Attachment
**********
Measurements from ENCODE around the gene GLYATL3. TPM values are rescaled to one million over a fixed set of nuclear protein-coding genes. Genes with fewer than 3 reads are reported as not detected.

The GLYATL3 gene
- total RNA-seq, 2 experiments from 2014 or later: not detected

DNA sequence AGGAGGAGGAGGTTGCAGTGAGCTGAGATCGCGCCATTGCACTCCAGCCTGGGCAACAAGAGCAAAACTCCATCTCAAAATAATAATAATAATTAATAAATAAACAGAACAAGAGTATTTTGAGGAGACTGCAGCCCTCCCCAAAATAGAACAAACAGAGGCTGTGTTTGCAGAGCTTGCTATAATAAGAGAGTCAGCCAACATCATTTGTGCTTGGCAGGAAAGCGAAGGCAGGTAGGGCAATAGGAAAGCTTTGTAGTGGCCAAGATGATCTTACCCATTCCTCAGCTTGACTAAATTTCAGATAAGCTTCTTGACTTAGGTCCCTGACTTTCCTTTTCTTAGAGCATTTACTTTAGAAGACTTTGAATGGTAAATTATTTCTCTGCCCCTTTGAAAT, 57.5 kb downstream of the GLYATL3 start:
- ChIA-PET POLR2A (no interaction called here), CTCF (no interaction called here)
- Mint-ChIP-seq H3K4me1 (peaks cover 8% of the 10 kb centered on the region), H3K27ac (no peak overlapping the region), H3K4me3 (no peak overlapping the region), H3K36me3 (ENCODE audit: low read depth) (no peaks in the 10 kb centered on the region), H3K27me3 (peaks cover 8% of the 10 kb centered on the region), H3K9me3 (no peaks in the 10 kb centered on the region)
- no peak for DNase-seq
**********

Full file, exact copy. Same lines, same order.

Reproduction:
Measurements from ENCODE around the gene GLYATL3. TPM values are rescaled to one million over a fixed set of nuclear protein-coding genes. Genes with fewer than 3 reads are reported as not detected.

The GLYATL3 gene
- total RNA-seq, 2 experiments from 2014 or later: not detected

DNA sequence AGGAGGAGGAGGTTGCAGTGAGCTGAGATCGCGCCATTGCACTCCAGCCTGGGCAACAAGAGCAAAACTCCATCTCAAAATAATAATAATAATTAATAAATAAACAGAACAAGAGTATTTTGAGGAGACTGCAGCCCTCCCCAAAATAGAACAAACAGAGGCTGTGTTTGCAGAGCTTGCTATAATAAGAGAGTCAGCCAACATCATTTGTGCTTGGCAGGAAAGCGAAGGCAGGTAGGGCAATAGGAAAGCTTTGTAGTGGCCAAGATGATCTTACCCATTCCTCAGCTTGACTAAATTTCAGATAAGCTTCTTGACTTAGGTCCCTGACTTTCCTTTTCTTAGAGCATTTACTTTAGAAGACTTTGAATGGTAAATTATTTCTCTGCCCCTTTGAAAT, 57.5 kb downstream of the GLYATL3 start:
- ChIA-PET POLR2A (no interaction called here), CTCF (no interaction called here)
- Mint-ChIP-seq H3K4me1 (peaks cover 8% of the 10 kb centered on the region), H3K27ac (no peak overlapping the region), H3K4me3 (no peak overlapping the region), H3K36me3 (ENCODE audit: low read depth) (no peaks in the 10 kb centered on the region), H3K27me3 (peaks cover 8% of the 10 kb centered on the region), H3K9me3 (no peaks in the 10 kb centered on the region)
- no peak for DNase-seq